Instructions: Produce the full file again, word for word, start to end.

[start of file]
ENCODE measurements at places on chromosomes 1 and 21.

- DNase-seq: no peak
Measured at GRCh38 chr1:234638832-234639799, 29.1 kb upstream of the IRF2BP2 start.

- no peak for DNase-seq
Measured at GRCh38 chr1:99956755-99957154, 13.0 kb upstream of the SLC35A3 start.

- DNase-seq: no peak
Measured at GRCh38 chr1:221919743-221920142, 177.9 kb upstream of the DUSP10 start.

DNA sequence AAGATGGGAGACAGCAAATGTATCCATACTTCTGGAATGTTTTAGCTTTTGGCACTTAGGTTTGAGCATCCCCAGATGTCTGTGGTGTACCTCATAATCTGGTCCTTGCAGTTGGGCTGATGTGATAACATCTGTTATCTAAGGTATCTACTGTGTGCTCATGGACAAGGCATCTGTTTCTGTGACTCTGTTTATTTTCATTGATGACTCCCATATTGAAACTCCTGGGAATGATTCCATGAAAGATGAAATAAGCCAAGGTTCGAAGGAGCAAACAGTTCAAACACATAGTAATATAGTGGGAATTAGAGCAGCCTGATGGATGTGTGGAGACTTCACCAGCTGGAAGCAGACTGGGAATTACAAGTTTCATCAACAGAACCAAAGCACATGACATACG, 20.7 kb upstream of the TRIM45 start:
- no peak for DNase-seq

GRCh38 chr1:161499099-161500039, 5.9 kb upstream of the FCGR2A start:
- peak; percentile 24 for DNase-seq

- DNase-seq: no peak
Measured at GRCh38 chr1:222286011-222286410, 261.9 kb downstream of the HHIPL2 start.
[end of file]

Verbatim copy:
ENCODE measurements at places on chromosomes 1 and 21.

- DNase-seq: no peak
Measured at GRCh38 chr1:234638832-234639799, 29.1 kb upstream of the IRF2BP2 start.

- no peak for DNase-seq
Measured at GRCh38 chr1:99956755-99957154, 13.0 kb upstream of the SLC35A3 start.

- DNase-seq: no peak
Measured at GRCh38 chr1:221919743-221920142, 177.9 kb upstream of the DUSP10 start.

DNA sequence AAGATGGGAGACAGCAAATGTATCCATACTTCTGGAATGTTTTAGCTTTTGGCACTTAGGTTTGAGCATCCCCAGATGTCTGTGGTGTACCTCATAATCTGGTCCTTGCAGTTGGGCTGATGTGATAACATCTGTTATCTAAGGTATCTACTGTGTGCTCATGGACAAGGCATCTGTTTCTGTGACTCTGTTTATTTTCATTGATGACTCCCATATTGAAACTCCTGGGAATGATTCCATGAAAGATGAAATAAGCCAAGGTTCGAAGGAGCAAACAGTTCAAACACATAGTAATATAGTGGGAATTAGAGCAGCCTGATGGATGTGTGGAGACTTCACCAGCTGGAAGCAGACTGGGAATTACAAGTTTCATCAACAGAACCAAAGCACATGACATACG, 20.7 kb upstream of the TRIM45 start:
- no peak for DNase-seq

GRCh38 chr1:161499099-161500039, 5.9 kb upstream of the FCGR2A start:
- peak; percentile 24 for DNase-seq

- DNase-seq: no peak
Measured at GRCh38 chr1:222286011-222286410, 261.9 kb downstream of the HHIPL2 start.